The drive there is through Noojee on the Mt Baw Baw Tourist Rd and before Tanjil Bren, take the Toorongo-Tanjil link road to the left.  Some six km in, take the Mundic Rd. and then the Toorongo Track.  This time of year, there is a gate about 1km short of the highest part of the road where you scramble through steep bush to the summit.

On turning into Mundic Rd, snow appeared on the road which gradually became heavier on the Toorongo Track.  The road is pretty good for a track classification.  The car was parked about 100m short of the gate where there is a bit of space.  The weather was holding out and things looked quite nice with the snow, much more interesting than the previous summer activations.

The bush bash up to the summit was straight forward, without slipping over like last time.  The summit is on a rocky outcrop with a small cairn.  Just behind the summit, there is a sheltered spot with some good tree cover.  I used this spot once before during high winds and ran some coax out to the antenna.

Contacts were made on 40 and 10 metres in great sunny winter conditions.  As expected 40 metres was behaving pretty badly.


Summit Cairn and Elecraft KX2 Station


Sheltered area behind summit


Sheltered area


Behind the summt


The short log!


Posted in Hiking, SOTA | Tagged | 4 Comments

Takatoriyama JA/HG-252 SOTA

Following on from the previous post, the other close by summit was Takatoriyama.  This one looked very close on the map.  Occasionally, we had seen hikers going past Meagan’s house so it looked like this was the on a popular hiking route.
The SOTA radio gear was put in the pack and we headed up the road.  At the end of the street, it looked like a dead end.  I was about to turn around, when a really old guy hunched over yelled out and pointed to some steps at the end of the street.  The steps looked like they were on someones property.  He shuffled over and gave directions is Japanese (that I could not understand), but I got the general idea with hand actions.  It must have been my hiking gear that made me look like a lost hiker.   I thanked him and we continued.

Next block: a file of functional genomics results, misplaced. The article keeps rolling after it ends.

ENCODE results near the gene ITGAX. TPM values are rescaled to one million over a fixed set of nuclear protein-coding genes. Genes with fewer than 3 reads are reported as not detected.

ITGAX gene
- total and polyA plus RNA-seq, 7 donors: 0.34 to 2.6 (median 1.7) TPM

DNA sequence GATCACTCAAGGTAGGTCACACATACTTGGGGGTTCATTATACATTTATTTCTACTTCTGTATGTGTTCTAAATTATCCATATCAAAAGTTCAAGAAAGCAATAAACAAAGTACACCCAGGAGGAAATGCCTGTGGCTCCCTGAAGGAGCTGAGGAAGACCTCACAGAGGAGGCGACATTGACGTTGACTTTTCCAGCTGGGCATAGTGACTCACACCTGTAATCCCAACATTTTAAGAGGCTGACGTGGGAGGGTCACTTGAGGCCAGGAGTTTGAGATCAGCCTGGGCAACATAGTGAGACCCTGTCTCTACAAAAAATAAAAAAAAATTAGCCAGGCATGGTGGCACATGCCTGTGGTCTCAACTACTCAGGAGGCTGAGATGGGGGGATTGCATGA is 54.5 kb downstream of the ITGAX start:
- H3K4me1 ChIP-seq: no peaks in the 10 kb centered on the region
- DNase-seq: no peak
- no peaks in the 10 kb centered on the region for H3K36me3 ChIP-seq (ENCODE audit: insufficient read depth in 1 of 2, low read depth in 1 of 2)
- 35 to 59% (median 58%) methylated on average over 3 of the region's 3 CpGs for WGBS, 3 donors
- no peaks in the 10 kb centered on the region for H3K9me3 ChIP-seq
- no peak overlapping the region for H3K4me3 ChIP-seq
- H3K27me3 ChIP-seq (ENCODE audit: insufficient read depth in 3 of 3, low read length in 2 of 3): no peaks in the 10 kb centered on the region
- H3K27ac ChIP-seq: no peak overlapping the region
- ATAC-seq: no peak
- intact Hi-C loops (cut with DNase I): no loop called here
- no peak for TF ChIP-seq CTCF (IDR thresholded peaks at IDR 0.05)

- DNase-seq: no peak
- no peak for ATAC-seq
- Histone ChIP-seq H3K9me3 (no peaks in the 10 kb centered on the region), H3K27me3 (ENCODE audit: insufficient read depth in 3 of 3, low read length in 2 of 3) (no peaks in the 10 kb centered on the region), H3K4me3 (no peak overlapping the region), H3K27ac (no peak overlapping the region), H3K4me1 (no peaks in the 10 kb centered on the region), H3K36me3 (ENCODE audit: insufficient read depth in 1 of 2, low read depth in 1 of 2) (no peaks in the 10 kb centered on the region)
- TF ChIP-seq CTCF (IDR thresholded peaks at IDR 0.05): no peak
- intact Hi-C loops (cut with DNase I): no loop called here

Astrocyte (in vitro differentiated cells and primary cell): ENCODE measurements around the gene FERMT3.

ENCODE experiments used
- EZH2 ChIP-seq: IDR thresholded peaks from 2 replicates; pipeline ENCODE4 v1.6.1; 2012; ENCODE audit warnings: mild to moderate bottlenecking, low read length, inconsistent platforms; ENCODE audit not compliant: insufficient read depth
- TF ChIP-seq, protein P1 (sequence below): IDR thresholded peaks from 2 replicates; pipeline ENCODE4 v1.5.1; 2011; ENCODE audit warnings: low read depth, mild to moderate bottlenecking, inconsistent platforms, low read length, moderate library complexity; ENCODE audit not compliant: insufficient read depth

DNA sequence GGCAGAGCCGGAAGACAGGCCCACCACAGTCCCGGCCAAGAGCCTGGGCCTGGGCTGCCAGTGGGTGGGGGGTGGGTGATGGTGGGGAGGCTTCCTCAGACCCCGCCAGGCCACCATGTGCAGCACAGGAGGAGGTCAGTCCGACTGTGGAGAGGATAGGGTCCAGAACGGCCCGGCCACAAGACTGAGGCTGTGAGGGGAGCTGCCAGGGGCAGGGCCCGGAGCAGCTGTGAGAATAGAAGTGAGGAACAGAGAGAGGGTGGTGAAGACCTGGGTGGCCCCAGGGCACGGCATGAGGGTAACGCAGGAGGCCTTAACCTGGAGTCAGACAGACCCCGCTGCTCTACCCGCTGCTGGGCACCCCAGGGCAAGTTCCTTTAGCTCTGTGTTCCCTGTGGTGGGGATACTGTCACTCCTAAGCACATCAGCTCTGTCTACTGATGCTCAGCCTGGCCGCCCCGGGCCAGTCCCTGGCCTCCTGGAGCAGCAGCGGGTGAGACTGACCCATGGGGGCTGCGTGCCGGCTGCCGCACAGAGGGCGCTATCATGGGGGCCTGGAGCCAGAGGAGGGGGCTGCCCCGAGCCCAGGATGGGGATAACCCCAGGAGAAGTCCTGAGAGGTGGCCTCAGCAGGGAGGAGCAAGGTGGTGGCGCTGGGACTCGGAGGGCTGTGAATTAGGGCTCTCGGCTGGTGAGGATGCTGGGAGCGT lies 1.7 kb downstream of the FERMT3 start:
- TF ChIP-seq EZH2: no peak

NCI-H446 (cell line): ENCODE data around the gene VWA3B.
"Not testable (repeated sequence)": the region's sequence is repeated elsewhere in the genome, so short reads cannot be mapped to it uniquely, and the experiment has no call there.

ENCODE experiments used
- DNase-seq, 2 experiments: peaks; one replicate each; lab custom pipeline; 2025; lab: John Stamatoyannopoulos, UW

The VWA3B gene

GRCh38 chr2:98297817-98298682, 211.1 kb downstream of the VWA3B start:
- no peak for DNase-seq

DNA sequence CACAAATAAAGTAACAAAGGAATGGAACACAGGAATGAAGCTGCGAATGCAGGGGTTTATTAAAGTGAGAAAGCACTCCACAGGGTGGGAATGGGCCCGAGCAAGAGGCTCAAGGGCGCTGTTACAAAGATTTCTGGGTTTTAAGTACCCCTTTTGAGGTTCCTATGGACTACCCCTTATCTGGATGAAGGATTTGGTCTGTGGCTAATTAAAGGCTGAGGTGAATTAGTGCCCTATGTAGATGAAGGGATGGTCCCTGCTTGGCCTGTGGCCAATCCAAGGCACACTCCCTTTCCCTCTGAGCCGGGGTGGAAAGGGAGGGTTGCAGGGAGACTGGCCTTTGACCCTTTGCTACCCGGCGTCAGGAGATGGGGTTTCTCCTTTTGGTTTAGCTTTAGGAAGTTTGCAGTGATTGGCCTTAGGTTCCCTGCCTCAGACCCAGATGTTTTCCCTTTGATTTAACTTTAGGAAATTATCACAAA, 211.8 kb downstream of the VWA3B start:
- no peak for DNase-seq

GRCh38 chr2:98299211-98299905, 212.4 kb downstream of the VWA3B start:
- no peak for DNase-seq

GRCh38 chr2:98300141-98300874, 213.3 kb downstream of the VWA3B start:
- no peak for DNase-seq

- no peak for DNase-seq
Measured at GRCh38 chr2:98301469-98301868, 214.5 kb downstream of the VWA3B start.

Park with Sakura

We went up the stairs and then to a lane and at this point, my mapping application (Maptrek with Open Street Maps) showed a dotted line.  The track continued to a small park with a playground and then to the right there was a hiking trail.

At the start of the trail a sign warned of the dangers of wild boars in the area.  We didn’t come across any but there was evidence of digging along the track, not sure whether the boars were responsible!

Wild Boars!

The walk was reasonably steep with some really great views along the way.  We saw many other hikers on the way and practiced our greetings as they went past.   About a km in, there was a sign to the summit with the altitude in metres.  We turned left up there.  The track went past a small clearing (an ideal SOTA location) and then to a small walled area at the back of the shrine.

The trail to the summit


I went back to the SOTA spot and tied the squid pole to a tree.  For the antenna, only the 15 metre section of the End Fed Half Wave was rolled out due to space constraints.
The noise floor was very low which was encouraging.

SOTA location

After a CQ as JP1PBQ, a few JA stations came back.  Shortly after I worked ZL1BYZ and  then VK7CW which was a nice distance.

I also worked 9M6BOB in Borneo with very strong signals both ways, it must have been the sweet spot for propagation at that time.

Weather was holding out, so the station was shut down and we went over to the first shrine we saw and had a look around.  The guy care taking the shrine gave us lots of information on other hiking trails and the shrine itself.

It was in Japanese, so relied on translations from my daughter.

Shrine before the summit

This guy must get cold

The hike back was uneventful, although just as we got back to the street, the rain came down, so another nicely timed activation!